SALEM, Ore. — Nearly three years after voting to raise taxes on corporations and the wealthy, Oregon voters will weigh in again this November on a few more tweaks to the state's tax code.
The three tax-related measures on this year's ballot haven't generated the sort of bitter, big-money campaigns that drove a wedge between voters in early 2010. But each of the current measures has developed its own controversy.
Measure 79 would ban taxes on the transfer of real-estate. Measure 84 would eliminate Oregon's estate tax. Measure 85 would throw out a tax break known as the "corporate kicker."
Measure 79 is sought by real-estate agents, and nearly all of its $4.7 million in funding has come from the state and national associations of Realtors. They say it's a pre-emptive strike, amending the state constitution to outlaw a type of tax that is almost nonexistent in Oregon but has been used in other states.
Real-estate transfer taxes are assessed when property transfers from one owner to another, usually through a sale. While nobody has spent much money on a campaign to block it, opponents have been vocal, calling it a solution in search of a problem.
Oregon law already prohibits local governments from creating such a tax, and the only one that currently exists is a small Washington County levy that would be allowed to continue even if Measure 79 passes. Washington County's 0.1 percent tax amounts to $200 on the transfer of a home worth $200,000.
Over the last decade, state legislators have introduced bills to get rid of the ban on transfer taxes or to create one outright, but none of them gained traction. Still, the measure's proponents say the whims of politicians can change at any time, so it would be best to enshrine a ban in the state constitution.
"A chunk of money like that could keep a bunch of people out of home ownership," said Jon Coney, a spokesman for the measure's proponents.
Measure 84 would phase out Oregon's estate and inheritance tax by 2016. The tax is assessed on the portion of an estate above $1 million.
The proponents say the tax unfairly threatens small businesses, which might have more than $1 million in assets but not enough cash to pay the estate tax when the owner dies. Critics say it would deprive the government of millions in revenue to benefit a small group of wealthy taxpayers.
"This is really all about protecting small business and family-owned businesses in the state," said Kevin Mannix, a former Republican gubernatorial candidate and veteran initiative sponsor behind Measure 84.
The proponents dismiss that argument, saying the majority of assets in large estates are stocks, bonds and cash.
The nonpartisan Legislative Revenue Office projects the estate tax will generate just under $200 million during the current two-year budget cycle.
Federal estate taxes would still apply regardless of the outcome of Measure 84.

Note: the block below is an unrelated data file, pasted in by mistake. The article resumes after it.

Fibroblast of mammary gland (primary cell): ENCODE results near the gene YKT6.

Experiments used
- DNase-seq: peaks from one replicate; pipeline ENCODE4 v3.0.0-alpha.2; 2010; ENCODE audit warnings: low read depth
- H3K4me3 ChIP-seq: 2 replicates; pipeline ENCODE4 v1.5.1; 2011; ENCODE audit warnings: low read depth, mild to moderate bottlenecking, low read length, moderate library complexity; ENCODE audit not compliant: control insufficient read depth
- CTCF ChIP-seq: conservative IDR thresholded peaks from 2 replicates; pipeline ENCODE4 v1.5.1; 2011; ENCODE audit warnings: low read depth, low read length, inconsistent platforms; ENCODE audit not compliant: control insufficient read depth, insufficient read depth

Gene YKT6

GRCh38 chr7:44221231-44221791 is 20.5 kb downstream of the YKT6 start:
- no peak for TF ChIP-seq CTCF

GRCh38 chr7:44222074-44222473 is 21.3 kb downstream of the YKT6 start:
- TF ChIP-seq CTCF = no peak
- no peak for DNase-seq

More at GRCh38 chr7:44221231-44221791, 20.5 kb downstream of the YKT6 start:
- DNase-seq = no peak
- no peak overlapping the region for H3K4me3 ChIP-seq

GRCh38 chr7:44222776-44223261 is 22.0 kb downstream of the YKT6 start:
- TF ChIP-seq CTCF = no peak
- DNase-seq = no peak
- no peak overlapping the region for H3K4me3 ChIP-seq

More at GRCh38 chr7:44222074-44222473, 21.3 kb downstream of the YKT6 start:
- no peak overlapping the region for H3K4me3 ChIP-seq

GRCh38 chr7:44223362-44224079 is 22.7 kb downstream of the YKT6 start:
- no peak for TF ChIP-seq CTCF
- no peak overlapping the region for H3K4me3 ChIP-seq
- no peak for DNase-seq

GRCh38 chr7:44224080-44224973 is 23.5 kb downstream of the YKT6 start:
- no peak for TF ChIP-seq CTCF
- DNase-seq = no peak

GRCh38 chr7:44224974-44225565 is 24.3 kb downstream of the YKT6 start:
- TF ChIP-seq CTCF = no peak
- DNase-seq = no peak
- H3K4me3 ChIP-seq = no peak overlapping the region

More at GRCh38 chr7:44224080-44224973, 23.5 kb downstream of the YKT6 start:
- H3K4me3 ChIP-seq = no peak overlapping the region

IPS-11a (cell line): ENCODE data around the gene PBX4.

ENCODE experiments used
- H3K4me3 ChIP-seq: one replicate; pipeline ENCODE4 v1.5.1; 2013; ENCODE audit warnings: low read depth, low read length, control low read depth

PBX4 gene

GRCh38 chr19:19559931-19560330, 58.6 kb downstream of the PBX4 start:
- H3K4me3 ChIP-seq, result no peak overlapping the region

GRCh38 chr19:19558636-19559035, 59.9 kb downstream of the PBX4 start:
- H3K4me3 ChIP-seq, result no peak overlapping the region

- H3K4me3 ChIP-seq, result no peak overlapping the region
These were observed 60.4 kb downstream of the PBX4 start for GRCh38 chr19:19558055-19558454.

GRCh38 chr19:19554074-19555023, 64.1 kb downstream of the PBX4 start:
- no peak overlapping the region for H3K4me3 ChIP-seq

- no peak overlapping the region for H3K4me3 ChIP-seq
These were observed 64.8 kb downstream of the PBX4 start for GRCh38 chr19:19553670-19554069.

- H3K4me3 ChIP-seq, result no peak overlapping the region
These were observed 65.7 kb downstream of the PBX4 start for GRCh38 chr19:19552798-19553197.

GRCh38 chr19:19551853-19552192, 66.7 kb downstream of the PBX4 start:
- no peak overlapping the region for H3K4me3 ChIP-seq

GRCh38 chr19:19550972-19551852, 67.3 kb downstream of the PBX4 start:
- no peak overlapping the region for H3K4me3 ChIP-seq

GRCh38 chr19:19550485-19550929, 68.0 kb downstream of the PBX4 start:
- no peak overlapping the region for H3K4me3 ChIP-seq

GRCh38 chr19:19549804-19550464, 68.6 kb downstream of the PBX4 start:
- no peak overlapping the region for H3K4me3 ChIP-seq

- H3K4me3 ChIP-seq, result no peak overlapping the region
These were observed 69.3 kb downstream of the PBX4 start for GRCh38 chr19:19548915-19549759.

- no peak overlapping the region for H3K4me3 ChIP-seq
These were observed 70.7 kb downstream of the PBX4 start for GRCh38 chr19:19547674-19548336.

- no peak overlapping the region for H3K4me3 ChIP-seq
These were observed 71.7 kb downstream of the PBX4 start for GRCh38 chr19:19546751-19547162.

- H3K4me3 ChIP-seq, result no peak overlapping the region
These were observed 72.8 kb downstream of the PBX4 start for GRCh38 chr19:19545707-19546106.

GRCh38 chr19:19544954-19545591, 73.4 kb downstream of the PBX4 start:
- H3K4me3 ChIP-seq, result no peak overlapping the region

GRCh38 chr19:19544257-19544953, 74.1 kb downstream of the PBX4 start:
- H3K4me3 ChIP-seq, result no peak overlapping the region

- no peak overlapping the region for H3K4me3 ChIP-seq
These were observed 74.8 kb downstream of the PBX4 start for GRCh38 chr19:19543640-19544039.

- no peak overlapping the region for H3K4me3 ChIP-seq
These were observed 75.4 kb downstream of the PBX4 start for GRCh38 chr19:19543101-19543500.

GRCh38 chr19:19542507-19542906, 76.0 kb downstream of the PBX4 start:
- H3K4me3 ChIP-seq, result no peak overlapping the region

"It comes down to who needs help the most," said Scott Moore, a spokesman for Our Oregon, the liberal group funded mostly by public employee unions that is leading the campaign against the measure through its campaign arm, Defend Oregon. "Is it a third grader who's stuck in an overcrowded classroom and is missing out on the education that we all expect she should have?...Or is it the richest two percent?"
The measure also eliminates taxes on property transfers within families. Critics say the provision creates a massive loophole for wealthy families to get around capital gains taxes. Mannix disagrees, but says it can be fixed by the Legislature or the Department of Revenue if it becomes a problem.
Measure 85 was proposed by Our Oregon and would eliminate the "corporate kicker" tax break and direct the Legislature to use the money instead for schools.
The kicker is a tax break unique to Oregon. When corporate income tax collections at the end of a two-year budget cycle exceed projections by at least 2 percent, the surplus is kicked back to corporations. When all other forms of tax revenue exceed their projections, the excess is kicked back to individual taxpayers.
Measure 85 would only affect the corporate kicker.
Many legislators, social service advocates and business leaders have long complained that the kicker contributes to Oregon's roller-coaster budget cycles, preventing the state from using excess money collected during boom times to help during economic busts. The Legislature has discussed several bills that would eliminate or change the kicker but none has gotten off the ground.
"We've waited for a decade, and now's the time to take action to fix this bad policy, and to begin the conversation about what it's going to take to start reinvesting in our schools," Moore said.
Critics are annoyed that the measure would spend kicker money instead of saving it for tough times and that Our Oregon sought a limited measure dealing only with the corporate kicker instead of searching for a more comprehensive kicker overhaul. However, nobody is spending much money to fight Measure 85.